President Mireya Moscoso said Thursday that Panama is considering trying four Cuban exiles, rather than extraditing them immediately, on charges that they plotted to kill Cuban President Fidel Castro.
Panama is holding the men, including the group's alleged leader, Luis Posada Carriles, in jail for 60 days pending completion of an extradition request from Cuba but has not yet filed charges against them in Panama.
"They entered our country to commit damage, and they have to be judged by our laws," Moscoso told reporters. "If there is a crime, we must put them on trial. It doesn't matter if they are the biggest of terrorists."
Castro, in Panama for a summit of Ibero-American leaders last weekend, had denounced an alleged plot to assassinate him while in Panama. Panamanian authorities then detained the men who were carrying false passports and later found 17.5 pounds of plastic explosives buried near the Panama City airport.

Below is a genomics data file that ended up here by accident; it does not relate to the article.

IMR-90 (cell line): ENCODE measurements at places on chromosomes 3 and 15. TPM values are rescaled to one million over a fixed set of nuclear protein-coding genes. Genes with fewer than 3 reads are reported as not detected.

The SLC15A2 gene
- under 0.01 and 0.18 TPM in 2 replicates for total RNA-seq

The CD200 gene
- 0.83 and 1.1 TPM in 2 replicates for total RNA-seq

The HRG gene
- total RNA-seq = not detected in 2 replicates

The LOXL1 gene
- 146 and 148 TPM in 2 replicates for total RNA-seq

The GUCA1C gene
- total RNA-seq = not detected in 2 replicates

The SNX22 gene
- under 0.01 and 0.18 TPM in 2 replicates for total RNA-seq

Police are investigating whether the explosives belonged to the men. Their lawyer has said the men knew nothing about the explosives.
The explosives were to have been used to kill Castro when he gave a speech at a university after the summit, according to the most recent police investigations.
Local media have reported that Panamanian prosecutors are planning to charge the four with criminal association and attacking the government--a terrorism charge--but officials have not confirmed what the charges will be.
Panama might also have to weigh an extradition request from Venezuela, where Posada Carriles escaped from custody in 1985 while awaiting retrial on charges involving the 1976 bombing of a Cuban jetliner that killed 73 people.
Posada Carriles, an ex-CIA operative, was acquitted twice in Venezuela but was later convicted in absentia and sentenced to 30 years in prison. He has denied involvement in the jetliner attack.